Home Feature Here are your 2022 Juno winners in the folk, roots, world and...

Here are your 2022 Juno winners in the folk, roots, world and Indigenous categories


The Juno telecast doesn’t happen until tomorrow night but the awards we care about here at Roots Music Canada all get given away before that big event – in a Saturday night gala that this year happened in Toronto tonight.

“The first thing I want to take a moment to highlight is that right now, in this room together, we are in this room together,” said co-host Angeline Tetteh-Wayoe at the start of the night, recognizing that this was the first Juno gala since 2019.

One of the highlights of the webcast that stretched just over three hours was Allison Russell accepting her Juno for Contemporary Roots Album of the Year by reciting an original poem about triumphing over abuse.

“You are not alone. We are not what we’ve lost,” it began.

Another moving moment came when Mustafa accepted his award for Alternative Album of the Year for When Smoke Rises, an album inspired by the deaths of his friends in Regent Park.

“I watched Canadian publications announce the deaths of my friends using mugshots, descriptors being dated criminal records, and I knew then that I had to rewrite their memories,” he said.

“I’m not going to speak about how I’m the first Black Muslim to win this award. I think that being the first of anything should now be critiqued more than celebrated.”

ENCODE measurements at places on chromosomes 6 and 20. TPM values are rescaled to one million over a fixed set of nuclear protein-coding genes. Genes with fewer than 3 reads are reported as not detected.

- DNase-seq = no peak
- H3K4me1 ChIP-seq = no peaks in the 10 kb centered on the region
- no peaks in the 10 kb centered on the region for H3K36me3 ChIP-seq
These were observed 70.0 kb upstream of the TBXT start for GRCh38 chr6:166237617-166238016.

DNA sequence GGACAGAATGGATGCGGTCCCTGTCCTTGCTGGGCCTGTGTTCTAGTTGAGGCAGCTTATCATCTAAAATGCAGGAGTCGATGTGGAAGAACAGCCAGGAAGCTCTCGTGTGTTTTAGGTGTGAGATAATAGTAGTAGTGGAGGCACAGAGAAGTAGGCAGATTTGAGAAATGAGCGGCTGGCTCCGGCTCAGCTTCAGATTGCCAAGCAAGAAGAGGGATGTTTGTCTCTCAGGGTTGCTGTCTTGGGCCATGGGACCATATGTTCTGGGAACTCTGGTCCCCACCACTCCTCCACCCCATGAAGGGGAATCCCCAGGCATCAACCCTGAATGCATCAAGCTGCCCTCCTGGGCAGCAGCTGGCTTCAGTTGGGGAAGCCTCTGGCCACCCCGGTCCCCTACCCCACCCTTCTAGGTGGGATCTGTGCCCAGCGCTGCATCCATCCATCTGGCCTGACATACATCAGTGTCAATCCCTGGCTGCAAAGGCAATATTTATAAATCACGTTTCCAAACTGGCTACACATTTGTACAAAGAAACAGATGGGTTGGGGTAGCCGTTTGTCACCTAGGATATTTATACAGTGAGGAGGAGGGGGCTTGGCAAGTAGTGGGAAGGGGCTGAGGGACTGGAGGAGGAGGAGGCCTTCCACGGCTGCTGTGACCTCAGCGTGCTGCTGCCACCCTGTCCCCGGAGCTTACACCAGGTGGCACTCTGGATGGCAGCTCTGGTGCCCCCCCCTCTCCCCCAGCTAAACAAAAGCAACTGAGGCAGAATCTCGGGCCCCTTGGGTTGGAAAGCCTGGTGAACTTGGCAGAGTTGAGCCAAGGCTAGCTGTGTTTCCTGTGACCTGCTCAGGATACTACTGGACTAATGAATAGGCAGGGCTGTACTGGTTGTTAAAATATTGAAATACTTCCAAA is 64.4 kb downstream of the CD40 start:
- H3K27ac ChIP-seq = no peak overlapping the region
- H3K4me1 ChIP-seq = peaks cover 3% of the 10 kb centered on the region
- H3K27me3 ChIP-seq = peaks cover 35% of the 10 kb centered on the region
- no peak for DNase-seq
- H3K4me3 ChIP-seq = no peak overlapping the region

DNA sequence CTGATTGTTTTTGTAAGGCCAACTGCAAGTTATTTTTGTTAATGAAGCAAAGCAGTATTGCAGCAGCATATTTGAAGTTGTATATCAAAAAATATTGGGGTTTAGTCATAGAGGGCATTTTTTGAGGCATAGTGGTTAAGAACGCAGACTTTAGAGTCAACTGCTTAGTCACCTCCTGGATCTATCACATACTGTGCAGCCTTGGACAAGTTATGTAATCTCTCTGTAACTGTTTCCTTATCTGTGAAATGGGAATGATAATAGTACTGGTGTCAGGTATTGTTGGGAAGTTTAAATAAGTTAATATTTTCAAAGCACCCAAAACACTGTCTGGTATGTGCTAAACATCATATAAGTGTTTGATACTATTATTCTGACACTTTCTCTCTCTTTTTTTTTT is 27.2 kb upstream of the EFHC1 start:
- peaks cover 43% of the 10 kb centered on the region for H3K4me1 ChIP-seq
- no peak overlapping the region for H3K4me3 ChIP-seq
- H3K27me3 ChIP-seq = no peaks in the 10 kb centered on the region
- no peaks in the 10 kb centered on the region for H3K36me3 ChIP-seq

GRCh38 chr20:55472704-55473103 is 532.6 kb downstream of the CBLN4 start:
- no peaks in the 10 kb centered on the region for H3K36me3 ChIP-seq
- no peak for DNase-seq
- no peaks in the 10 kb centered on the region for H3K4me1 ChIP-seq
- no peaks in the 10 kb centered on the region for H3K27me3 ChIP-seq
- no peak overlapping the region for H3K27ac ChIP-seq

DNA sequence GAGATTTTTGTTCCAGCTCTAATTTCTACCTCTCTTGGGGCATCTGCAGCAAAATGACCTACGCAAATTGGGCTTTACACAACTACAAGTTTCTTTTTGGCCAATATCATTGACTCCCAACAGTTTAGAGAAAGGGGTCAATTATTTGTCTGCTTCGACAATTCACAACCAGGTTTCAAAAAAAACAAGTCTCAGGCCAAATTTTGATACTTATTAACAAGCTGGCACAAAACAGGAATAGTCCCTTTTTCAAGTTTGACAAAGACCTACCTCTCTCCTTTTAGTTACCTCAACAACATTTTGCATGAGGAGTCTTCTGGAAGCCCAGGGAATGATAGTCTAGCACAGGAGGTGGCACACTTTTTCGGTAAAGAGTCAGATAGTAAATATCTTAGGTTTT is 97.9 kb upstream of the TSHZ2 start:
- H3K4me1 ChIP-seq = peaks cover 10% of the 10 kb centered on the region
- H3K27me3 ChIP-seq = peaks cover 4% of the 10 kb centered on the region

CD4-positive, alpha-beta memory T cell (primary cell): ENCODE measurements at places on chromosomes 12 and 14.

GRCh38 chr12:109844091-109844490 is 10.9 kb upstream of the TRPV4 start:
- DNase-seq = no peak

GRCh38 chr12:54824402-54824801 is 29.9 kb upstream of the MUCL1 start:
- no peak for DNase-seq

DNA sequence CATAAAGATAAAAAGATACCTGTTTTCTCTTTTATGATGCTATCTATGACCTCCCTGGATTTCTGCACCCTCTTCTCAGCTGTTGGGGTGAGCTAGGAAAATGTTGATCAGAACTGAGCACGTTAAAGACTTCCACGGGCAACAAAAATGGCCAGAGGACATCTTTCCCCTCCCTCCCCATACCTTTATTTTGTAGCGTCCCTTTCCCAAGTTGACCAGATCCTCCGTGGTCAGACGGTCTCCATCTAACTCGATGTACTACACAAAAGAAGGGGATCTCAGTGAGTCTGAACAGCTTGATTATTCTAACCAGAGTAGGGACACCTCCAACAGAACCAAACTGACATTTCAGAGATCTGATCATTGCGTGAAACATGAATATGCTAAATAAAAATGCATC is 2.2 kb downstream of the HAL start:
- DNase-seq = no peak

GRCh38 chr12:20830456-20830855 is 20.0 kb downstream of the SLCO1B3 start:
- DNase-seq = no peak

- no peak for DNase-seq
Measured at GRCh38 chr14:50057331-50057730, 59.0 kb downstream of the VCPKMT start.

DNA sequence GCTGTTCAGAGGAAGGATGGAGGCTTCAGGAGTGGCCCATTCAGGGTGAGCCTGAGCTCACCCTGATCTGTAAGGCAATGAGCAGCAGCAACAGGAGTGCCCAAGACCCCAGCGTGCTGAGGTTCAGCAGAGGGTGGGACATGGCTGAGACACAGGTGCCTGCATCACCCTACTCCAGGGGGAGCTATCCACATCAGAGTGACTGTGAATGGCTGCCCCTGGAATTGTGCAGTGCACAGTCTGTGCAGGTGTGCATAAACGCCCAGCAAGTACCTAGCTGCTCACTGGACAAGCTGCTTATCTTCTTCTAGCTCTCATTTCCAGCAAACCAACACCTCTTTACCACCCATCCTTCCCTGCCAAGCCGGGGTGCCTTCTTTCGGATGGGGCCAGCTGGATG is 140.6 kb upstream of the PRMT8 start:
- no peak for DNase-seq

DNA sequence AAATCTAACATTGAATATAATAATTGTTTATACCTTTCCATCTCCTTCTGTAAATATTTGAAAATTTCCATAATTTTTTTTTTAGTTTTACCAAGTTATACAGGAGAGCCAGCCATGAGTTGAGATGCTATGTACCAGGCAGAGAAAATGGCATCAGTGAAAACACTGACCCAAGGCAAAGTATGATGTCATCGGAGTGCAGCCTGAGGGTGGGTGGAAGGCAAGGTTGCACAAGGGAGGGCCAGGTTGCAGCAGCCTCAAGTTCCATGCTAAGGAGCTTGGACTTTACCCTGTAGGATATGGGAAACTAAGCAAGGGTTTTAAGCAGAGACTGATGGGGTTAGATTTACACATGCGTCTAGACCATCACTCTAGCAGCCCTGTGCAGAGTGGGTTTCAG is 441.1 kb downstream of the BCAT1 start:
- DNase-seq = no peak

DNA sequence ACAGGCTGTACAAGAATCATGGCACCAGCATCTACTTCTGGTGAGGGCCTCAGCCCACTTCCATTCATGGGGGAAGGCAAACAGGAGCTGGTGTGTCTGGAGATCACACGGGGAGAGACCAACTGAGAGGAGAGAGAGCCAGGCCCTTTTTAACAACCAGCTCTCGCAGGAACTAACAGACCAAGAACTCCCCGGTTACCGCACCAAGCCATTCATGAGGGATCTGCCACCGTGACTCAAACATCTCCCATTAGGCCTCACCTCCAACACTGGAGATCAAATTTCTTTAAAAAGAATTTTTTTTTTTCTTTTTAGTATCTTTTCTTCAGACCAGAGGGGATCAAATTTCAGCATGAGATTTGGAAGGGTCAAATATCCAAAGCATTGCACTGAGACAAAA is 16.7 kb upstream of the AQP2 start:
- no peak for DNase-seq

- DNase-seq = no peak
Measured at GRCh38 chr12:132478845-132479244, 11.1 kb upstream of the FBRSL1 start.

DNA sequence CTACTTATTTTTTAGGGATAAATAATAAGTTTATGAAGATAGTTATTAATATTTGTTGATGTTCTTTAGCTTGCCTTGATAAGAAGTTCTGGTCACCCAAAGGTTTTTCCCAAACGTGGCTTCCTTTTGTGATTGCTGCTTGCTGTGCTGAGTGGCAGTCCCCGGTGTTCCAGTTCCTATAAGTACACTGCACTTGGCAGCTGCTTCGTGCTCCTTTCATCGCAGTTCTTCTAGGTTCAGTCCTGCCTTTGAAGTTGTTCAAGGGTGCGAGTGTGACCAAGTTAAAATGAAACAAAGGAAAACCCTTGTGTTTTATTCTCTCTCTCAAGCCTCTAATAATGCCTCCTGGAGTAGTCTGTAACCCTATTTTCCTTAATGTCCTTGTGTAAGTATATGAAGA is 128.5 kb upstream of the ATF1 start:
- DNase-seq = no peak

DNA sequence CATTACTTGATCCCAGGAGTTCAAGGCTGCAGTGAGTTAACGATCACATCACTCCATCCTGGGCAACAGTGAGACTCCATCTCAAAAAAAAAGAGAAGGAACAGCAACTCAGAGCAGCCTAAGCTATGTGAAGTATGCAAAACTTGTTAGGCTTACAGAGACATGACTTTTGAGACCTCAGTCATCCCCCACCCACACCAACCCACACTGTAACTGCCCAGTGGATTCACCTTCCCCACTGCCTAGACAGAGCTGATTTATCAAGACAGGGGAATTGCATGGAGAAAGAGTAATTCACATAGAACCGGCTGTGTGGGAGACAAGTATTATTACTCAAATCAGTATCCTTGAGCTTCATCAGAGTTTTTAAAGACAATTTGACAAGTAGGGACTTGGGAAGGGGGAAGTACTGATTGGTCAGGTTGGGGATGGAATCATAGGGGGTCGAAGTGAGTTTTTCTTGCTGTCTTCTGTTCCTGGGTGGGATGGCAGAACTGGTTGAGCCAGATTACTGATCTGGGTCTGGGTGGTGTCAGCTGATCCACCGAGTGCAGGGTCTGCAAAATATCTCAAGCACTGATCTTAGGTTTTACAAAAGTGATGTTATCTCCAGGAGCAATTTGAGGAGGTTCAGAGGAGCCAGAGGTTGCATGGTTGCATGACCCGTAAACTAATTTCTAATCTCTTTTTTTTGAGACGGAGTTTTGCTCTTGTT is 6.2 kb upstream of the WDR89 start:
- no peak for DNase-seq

Maria Dunn accepted her award for Traditional Roots Album of the Year by graciously keeping her thank yous under the prescribed 30-second time limit and humorously acknowledging her fellow nominees by saying, “I legally downloaded all of your albums, and they’re fantastic!”

Governor General Mary Simon presented the 2022 Humanitarian Award to Susan Aglukark.

Susan has been an inspiration to Indigenous people through her Arctic Rose Foundation, which creates safe spaces for Indigenous youth to express themselves freely, to immerse themselves in their culture and revitalize their bonds with their communities, she explained.

“Because of her contributions, our communities are stronger, more vibrant and more connected to the next generation,” she said.

“Susan inspires me with her music, her actions, and most importantly her kindness and her heart. Let us all learn from her example.”

Here’s who took home the awards in the folk, roots, world and Indigenous categories. A shoutout also goes to Ravi Naimpally, veteran world and jazz collaborator and bandleader, whose band Avataar won Jazz Album of the Year.

Contemporary Indigenous Artist or Group of the Year

War Club – DJ Shub

Contemporary Roots Album of the Year

Outside Child – Allison Russell

Traditional Roots Album of the Year

Joyful Banner Blazing – Maria Dunn

Blues Album of the Year

Open Road – Colin James Stony Plain*Fontana North/IDLA

Global Music Album of the Year

Kalasö – Afrikana Soul Sister

Reggae Album of the Year

Easy Now – Kairo McLean

Traditional Indigenous Artist or Group of the Year

Kakike – Fawn Wood

Country Album of the Year

What Is Life? – Brett Kissel


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